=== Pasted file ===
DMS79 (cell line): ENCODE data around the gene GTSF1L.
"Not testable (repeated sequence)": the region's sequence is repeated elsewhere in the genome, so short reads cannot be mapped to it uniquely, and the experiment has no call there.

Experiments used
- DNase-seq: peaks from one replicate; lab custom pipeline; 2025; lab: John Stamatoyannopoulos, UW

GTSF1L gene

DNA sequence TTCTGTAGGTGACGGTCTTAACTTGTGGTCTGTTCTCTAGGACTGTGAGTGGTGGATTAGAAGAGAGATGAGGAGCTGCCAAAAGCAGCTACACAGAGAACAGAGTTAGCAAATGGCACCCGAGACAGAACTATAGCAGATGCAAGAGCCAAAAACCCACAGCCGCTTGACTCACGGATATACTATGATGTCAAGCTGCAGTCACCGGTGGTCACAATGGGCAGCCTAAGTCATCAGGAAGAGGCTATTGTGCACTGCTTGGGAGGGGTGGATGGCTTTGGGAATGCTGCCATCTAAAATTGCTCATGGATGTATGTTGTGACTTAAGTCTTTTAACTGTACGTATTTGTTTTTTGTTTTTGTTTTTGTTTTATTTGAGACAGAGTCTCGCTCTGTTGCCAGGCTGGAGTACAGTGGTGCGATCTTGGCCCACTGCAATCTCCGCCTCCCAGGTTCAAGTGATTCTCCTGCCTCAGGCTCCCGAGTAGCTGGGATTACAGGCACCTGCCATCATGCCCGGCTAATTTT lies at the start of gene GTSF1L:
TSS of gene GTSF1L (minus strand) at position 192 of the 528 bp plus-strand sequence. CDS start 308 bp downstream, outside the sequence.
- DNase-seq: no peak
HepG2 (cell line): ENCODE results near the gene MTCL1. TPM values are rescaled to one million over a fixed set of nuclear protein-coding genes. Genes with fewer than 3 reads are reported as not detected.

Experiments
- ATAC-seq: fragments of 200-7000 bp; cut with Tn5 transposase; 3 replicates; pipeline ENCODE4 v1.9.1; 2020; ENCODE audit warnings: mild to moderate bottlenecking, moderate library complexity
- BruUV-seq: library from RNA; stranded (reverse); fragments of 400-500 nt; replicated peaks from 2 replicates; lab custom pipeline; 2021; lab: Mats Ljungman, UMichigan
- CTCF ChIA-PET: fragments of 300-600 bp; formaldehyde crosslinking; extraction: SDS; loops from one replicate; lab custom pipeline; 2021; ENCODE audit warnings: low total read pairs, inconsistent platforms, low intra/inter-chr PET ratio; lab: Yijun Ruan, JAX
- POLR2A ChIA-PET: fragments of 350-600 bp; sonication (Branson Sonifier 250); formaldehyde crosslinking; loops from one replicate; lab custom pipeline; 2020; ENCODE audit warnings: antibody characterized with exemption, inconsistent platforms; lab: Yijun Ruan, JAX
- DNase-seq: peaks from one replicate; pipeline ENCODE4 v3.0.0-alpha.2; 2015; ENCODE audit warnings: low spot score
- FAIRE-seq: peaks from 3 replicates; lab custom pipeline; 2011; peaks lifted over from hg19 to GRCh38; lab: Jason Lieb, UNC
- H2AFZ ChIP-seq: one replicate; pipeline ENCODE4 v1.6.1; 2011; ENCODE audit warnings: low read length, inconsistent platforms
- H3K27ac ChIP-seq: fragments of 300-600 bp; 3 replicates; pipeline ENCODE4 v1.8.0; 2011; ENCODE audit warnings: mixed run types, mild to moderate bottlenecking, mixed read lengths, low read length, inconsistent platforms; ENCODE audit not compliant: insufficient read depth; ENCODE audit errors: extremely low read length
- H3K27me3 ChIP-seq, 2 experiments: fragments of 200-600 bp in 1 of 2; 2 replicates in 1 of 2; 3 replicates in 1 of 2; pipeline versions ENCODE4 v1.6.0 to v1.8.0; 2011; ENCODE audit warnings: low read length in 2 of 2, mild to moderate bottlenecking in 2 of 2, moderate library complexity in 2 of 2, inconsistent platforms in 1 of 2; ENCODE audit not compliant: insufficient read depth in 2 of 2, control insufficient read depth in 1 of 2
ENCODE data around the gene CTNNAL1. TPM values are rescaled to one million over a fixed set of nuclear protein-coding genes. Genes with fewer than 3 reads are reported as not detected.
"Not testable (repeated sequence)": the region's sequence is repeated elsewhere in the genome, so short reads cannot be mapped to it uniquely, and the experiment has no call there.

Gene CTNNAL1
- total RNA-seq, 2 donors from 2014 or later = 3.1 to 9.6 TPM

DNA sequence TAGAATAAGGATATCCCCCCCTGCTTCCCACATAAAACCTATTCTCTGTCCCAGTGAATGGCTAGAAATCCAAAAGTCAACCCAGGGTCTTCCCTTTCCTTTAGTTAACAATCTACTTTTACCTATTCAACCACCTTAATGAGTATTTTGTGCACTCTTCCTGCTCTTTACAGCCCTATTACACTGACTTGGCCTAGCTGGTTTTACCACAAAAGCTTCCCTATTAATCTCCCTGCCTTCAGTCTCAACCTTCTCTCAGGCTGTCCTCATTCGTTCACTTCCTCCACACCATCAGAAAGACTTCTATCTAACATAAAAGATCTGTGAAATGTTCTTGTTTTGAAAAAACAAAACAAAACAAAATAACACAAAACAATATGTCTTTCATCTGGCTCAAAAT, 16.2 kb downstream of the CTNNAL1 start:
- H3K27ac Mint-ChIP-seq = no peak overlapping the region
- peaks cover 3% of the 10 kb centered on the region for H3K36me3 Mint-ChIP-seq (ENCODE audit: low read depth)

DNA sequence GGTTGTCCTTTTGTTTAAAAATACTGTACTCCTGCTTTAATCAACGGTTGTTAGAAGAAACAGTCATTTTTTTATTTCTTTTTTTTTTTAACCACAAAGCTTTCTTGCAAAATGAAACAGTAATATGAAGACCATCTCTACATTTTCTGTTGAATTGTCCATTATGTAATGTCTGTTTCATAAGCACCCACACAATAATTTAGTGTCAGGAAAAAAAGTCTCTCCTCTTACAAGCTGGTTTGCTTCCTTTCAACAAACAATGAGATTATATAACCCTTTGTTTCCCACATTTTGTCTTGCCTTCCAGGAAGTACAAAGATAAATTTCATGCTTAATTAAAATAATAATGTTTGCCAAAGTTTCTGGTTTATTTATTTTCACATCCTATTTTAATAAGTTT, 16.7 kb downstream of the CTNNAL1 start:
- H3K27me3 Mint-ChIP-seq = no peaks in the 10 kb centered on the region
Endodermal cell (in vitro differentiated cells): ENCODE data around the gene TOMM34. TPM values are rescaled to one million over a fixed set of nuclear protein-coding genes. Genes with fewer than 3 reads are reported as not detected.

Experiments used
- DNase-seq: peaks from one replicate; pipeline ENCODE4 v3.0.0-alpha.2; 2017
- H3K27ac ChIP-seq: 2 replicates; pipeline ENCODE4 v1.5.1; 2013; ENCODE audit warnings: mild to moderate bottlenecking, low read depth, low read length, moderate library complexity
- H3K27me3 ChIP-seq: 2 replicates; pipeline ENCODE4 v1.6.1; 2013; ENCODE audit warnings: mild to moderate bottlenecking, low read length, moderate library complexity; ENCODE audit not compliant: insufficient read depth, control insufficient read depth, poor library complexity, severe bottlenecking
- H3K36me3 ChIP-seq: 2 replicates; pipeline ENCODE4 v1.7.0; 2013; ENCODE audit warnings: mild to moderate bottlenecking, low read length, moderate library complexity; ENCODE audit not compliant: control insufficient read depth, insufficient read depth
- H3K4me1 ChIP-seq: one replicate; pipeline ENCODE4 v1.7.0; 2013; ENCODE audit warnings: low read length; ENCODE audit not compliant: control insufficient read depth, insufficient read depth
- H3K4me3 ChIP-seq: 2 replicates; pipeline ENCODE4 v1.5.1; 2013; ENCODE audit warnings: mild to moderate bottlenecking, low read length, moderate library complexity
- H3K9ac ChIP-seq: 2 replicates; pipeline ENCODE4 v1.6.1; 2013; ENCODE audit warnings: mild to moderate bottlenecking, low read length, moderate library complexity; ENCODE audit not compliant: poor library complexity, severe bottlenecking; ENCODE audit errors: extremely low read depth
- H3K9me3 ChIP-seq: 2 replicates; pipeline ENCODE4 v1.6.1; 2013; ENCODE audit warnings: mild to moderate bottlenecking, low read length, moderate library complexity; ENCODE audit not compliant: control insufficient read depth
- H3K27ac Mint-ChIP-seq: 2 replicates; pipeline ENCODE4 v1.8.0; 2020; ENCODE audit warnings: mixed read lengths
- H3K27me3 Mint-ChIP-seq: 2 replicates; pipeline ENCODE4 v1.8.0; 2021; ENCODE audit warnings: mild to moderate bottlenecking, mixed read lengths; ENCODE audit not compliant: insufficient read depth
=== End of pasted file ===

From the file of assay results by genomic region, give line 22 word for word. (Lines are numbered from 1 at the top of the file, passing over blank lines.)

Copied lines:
Gene CTNNAL1